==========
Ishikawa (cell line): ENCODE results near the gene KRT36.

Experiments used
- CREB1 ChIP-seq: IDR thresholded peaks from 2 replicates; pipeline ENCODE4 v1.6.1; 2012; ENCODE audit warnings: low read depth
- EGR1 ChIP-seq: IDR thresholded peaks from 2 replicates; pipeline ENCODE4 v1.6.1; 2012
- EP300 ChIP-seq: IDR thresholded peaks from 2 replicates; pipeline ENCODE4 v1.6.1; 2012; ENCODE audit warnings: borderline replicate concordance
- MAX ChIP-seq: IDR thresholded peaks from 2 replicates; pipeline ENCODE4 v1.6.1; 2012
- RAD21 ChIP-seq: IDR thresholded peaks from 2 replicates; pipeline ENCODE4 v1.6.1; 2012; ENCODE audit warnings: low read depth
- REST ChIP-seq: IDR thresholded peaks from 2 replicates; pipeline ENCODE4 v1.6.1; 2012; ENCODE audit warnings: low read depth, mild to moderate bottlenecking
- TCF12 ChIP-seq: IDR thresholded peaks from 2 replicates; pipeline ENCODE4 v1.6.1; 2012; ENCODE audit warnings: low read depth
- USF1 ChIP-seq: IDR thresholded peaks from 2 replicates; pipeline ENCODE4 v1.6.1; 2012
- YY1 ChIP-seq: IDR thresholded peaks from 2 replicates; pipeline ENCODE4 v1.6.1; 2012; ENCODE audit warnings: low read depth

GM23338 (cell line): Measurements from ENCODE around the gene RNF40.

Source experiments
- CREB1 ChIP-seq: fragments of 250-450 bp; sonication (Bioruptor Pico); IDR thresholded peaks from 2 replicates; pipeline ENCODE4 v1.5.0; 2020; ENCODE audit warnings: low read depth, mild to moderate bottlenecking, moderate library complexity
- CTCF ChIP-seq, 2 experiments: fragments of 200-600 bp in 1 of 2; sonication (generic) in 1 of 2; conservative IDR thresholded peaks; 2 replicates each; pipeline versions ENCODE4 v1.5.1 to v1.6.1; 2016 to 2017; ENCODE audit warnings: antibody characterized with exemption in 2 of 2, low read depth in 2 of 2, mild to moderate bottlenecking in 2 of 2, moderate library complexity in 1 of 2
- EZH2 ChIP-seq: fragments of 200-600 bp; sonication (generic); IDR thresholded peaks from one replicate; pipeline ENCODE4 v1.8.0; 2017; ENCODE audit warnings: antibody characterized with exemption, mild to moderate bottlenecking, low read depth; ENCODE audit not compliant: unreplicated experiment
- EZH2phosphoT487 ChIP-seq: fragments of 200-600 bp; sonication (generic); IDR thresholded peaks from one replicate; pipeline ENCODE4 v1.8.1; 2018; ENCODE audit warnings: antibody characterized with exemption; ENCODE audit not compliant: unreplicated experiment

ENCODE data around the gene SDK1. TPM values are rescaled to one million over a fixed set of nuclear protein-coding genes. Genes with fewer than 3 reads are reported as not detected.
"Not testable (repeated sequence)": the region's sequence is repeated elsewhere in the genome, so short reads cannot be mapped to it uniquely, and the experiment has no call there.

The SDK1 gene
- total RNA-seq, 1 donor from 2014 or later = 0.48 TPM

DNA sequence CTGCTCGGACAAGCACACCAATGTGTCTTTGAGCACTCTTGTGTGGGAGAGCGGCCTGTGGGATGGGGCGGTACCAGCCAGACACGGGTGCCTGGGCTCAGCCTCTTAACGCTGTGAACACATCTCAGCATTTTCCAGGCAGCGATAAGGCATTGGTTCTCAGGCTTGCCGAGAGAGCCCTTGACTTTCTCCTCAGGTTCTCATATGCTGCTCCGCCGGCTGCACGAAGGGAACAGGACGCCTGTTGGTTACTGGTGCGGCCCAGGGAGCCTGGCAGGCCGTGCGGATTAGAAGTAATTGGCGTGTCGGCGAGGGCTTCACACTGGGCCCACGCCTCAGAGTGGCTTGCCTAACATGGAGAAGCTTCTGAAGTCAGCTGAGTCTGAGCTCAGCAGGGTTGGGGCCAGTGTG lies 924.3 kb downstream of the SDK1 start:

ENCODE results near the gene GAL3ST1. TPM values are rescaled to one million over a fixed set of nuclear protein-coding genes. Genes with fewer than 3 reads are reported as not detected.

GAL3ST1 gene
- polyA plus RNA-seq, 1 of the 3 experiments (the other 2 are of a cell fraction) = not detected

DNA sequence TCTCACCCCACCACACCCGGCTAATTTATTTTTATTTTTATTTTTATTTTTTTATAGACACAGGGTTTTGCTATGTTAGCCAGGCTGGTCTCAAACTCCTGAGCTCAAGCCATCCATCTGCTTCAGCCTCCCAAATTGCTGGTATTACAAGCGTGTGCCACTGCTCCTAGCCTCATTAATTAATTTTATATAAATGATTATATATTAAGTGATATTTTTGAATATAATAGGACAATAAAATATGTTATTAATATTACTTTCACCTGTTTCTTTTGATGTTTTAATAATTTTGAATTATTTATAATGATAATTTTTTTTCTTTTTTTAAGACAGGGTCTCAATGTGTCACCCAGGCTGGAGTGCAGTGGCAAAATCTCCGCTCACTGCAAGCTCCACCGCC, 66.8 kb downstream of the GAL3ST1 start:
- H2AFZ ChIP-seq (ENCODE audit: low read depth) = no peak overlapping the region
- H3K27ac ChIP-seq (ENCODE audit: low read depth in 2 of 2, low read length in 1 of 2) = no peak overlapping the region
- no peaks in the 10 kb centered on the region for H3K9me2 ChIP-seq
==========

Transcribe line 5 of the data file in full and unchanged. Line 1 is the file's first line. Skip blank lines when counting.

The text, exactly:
- EP300 ChIP-seq: IDR thresholded peaks from 2 replicates; pipeline ENCODE4 v1.6.1; 2012; ENCODE audit warnings: borderline replicate concordance